Boyd Tonkin: A Week in Books

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On the square in Parati, outside the colonial-era pousada where a clutch of leading authors stayed last week for the Brazilian resort town's literary festival, three defiant pigs defended their house against anyone who might want to blow it down. The pigs, along with Snow White, Puss in Boots and other legendary creatures, took the shape of papier-mâché figures crafted by schoolkids. They formed part of a vibrant children's strand that partners FLIP: the Festa Literária Internacional de Parati launched in 2003 by Liz Calder, founder of Bloomsbury Publishing, part-time resident since 1999, and a distinctly real local heroine.

But where, and who, was the big bad wolf? Even in a setting worthy of the happiest sort of fairy tale, with the old gold-exporting port on the Costa Verde flanked on one side by its island-studded bay and on the other by the rainforest-clad slopes of the Serra da Bocaina, the question haunted many events. The predations of power, war and terror - and the writer's ability, or inability, to respond - proved the serpents that slid and hissed through this particular paradise.

A festival that opened to news of the alleged aircraft bomb plot hosted one author who - in US eyes, at least - counts as a terrorist. Journalist and Brazilian Green Party senator, Fernando Gabeira joined a combative Christopher Hitchens for a debate that, typically for Parati, packed out both the main tent and an overspill marquee with a screen relay. As a leftist militant under the 1960s dictatorship, Gabeira helped kidnap the US ambassador. Now he laments the Utopian designs that left "a trail of blood" across history and wants us to draw inspiration "from the visions of Shakespeare rather than Che Guevara". But Hitchens - when not winding up the audience with his defence of US and Israeli policy - quoted Oscar Wilde to the effect that a map of the world without Utopia would not be worth looking at.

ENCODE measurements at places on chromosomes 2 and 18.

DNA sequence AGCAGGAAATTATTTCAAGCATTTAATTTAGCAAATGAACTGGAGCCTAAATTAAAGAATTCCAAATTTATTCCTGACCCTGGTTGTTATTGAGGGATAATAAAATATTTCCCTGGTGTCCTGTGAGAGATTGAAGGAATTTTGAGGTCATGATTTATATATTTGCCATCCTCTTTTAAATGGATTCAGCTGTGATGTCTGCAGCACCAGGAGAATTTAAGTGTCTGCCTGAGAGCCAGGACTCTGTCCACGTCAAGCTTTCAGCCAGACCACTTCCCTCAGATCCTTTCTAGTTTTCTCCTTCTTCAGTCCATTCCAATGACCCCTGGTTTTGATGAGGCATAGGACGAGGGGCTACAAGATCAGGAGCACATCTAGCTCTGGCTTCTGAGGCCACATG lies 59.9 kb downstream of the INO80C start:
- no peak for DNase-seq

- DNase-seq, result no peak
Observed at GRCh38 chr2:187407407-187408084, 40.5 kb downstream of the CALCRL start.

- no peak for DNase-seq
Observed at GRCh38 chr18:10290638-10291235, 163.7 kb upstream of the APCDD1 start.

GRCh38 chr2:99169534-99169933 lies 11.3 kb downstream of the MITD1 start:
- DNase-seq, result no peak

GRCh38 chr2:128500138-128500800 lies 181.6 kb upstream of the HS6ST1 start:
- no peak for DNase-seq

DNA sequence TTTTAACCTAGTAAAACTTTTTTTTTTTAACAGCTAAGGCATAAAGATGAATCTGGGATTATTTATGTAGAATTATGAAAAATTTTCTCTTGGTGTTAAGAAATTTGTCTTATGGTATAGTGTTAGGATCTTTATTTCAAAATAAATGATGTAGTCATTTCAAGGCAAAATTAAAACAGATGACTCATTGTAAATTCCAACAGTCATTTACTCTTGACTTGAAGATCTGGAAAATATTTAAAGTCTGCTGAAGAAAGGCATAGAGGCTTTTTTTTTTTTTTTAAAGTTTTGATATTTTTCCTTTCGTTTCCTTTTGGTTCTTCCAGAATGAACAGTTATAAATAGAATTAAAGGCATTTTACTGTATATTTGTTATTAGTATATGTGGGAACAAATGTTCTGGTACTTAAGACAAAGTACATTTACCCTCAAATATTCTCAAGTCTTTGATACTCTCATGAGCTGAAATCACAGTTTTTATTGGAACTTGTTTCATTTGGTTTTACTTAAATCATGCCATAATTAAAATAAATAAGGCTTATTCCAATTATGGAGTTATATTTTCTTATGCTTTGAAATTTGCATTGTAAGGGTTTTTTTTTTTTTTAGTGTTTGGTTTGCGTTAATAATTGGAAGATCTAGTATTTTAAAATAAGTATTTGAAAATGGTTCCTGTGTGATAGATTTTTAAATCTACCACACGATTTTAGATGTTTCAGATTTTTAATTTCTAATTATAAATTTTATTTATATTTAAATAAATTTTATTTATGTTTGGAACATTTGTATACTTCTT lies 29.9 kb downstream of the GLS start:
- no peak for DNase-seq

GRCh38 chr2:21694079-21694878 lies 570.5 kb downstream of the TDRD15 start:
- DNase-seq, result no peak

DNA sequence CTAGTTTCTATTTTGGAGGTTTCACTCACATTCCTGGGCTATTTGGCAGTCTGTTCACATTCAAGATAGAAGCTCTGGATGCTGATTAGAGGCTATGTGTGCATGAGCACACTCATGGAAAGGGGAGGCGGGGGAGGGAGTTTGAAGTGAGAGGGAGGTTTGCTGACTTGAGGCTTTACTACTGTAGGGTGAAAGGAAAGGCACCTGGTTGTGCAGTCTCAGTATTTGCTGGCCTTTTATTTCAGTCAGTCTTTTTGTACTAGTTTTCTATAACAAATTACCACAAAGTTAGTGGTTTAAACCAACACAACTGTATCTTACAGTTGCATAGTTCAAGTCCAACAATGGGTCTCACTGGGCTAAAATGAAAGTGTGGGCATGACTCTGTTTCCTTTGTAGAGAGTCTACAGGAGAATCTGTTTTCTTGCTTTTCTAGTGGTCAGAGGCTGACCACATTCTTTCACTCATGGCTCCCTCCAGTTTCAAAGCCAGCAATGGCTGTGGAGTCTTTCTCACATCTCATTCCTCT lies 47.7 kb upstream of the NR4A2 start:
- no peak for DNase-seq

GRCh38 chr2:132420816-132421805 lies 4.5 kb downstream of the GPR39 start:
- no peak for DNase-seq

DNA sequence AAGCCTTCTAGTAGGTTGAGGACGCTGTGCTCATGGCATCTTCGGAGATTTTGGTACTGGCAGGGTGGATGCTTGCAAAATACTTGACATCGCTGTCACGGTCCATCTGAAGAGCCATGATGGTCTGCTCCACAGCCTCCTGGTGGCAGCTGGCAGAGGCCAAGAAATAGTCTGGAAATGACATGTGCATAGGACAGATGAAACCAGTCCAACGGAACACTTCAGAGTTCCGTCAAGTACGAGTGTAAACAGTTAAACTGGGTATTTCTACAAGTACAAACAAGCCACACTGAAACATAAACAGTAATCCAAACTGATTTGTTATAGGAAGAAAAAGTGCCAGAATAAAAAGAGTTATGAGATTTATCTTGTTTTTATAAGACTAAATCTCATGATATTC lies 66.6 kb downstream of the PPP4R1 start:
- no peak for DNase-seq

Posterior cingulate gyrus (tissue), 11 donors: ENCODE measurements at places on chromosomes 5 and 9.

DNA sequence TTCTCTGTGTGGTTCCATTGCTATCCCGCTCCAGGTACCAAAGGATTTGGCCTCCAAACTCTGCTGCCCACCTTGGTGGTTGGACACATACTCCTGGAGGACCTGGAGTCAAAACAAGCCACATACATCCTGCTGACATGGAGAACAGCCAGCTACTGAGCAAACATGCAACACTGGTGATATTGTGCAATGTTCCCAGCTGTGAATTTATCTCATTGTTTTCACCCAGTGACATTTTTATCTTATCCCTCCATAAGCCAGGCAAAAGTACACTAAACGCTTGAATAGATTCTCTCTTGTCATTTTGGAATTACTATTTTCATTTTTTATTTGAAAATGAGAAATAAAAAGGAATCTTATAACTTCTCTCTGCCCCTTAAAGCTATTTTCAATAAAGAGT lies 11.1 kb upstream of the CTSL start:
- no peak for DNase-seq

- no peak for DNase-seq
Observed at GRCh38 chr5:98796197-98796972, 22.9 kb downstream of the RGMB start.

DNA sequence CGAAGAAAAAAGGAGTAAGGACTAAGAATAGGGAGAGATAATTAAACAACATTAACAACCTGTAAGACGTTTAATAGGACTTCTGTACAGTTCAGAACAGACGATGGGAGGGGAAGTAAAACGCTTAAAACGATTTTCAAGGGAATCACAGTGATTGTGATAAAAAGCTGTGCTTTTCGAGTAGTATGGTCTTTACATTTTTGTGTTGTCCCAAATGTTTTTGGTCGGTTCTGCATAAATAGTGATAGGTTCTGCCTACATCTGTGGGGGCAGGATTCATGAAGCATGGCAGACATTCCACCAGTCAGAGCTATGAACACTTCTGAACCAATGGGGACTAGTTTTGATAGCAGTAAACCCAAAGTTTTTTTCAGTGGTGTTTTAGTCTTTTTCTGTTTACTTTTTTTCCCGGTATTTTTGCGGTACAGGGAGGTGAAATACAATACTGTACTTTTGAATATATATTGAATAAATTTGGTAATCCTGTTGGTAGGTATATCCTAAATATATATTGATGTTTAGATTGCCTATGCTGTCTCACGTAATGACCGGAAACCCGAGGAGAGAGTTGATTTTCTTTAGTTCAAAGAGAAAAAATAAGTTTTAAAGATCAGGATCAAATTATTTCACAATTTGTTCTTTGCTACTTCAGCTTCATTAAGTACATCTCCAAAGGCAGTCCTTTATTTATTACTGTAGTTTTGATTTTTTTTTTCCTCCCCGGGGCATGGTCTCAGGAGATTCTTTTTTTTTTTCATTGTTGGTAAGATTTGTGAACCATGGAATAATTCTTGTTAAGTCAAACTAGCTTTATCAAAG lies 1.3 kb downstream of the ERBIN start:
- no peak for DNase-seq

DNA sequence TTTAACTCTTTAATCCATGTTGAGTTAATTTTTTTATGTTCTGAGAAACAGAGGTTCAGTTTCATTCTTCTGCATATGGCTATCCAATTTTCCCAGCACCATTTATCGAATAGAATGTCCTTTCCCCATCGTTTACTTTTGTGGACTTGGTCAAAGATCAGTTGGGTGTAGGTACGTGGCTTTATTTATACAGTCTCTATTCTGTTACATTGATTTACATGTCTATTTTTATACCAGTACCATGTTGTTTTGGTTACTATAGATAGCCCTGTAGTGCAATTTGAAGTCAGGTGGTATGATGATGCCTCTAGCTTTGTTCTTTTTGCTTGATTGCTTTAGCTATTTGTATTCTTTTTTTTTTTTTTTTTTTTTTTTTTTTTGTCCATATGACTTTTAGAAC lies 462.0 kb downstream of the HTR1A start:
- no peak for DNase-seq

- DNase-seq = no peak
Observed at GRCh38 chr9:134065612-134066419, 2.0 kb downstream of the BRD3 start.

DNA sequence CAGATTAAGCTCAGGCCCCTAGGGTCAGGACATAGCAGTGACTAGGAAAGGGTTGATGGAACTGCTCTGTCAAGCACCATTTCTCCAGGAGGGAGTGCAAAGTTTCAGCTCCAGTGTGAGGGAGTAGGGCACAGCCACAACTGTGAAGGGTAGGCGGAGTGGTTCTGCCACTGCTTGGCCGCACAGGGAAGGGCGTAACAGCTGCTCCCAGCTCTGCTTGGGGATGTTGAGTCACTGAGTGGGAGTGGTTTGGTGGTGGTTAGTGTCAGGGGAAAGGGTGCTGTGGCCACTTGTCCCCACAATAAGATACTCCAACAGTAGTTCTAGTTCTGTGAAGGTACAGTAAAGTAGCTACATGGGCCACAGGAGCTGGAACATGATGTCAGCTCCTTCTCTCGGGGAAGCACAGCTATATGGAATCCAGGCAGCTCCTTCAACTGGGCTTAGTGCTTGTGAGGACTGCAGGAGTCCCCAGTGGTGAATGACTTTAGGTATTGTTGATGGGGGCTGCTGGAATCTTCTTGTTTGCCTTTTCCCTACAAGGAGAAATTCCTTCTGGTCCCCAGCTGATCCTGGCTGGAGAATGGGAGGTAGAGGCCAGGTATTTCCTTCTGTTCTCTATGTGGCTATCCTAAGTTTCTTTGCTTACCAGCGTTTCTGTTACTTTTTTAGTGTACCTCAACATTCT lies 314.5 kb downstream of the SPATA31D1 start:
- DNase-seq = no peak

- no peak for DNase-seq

Should writers seek for that Utopia inside, or outside their art? In a lecture dedicated to Parati poet and activist Ze Kleber, Tariq Ali strode from Solzhenitsyn to Proust to Cormac McCarthy in a resumé of "the links that never go away: the links between literature and politics". Those political links can be lifelines, but they can harden into shackles, too. This year's FLIP paid homage to Jorge Amado, the Dickensian chronicler of Afro-Brazilian culture who in the mid-1940s gave up fiction for a decade of Communist commitment.

At Parati, guests agreed that a commitment to understanding the dreams and nightmares of history should start in fiction rather than beyond it. Toni Morrison - FLIP's first Nobel laureate - affirmed that the novel "can go inside - where history cannot, and should not, go". It can help us inhabit rather than inspect the horror of the past: "You can't just throw things at the reader. You have to seduce him or her into a story that has a bad beginning, a bad middle and a bad end."

American wunderkind Jonathan Safran Foer, who turned the attacks of 11 September inside out with Extremely Loud and Incredibly Close, regretted that "we treat the story that an artist can tell as something like a luxury, a garnish". Yet literary narrative is "every bit as important as what politicians or journalists do". He felt "a little bit sad" that global politics had shadowed so many festival encounters. Ali Smith, his opposite number in a discussion of fiction's dark secrets, replied that "Art is helplessly political. Everything we do is in history and time."

As for the wolf, he was there on the Praça do Matriz. Skulking under a tree, he didn't look likely to blow anyone's house down. After all, he belongs in a story, the only place where force can be tamed by art. And, even in a such a blessed spot as Parati, that may be as near to Utopia as writers and their readers can ever hope to come.